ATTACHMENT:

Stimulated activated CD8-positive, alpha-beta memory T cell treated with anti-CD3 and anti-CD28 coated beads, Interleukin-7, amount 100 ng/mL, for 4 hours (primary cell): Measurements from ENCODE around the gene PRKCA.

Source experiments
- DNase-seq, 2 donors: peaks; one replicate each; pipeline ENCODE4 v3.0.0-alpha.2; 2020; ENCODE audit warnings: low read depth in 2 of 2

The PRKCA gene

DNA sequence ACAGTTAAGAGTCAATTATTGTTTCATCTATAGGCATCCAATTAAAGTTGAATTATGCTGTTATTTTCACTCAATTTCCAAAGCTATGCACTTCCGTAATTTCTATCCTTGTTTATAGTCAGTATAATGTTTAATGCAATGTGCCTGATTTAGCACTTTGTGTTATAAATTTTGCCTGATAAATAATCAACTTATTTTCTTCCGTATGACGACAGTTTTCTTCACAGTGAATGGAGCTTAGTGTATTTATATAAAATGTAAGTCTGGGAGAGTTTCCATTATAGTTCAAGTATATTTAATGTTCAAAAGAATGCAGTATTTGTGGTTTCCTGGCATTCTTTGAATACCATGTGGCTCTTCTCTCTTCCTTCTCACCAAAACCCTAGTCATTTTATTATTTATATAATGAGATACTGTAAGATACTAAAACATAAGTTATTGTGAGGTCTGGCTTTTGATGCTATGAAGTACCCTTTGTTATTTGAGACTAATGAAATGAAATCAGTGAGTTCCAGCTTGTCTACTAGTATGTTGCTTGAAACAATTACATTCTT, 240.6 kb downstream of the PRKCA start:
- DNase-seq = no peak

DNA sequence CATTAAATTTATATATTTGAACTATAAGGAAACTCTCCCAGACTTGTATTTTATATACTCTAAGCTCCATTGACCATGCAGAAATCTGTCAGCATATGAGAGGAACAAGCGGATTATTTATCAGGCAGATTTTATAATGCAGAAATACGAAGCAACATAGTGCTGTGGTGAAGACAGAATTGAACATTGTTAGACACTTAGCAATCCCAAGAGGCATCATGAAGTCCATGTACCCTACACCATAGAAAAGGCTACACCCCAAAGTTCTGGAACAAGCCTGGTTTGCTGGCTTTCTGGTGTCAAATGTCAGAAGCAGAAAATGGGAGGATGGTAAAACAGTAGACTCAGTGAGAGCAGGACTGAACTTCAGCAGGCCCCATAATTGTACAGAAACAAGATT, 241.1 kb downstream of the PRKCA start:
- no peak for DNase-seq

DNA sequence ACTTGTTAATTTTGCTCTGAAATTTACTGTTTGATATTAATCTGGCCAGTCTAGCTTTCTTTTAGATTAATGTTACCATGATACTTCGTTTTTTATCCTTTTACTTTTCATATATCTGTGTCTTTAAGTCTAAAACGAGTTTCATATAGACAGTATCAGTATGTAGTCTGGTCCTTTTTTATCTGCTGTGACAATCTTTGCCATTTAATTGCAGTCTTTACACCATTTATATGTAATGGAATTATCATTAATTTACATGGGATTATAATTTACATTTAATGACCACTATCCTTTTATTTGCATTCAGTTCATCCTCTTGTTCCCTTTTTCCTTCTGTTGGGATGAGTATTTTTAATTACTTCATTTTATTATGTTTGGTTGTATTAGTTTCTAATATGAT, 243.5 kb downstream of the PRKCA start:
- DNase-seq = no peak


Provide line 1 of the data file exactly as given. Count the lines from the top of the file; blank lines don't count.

Stimulated activated CD8-positive, alpha-beta memory T cell treated with anti-CD3 and anti-CD28 coated beads, Interleukin-7, amount 100 ng/mL, for 4 hours (primary cell): Measurements from ENCODE around the gene PRKCA.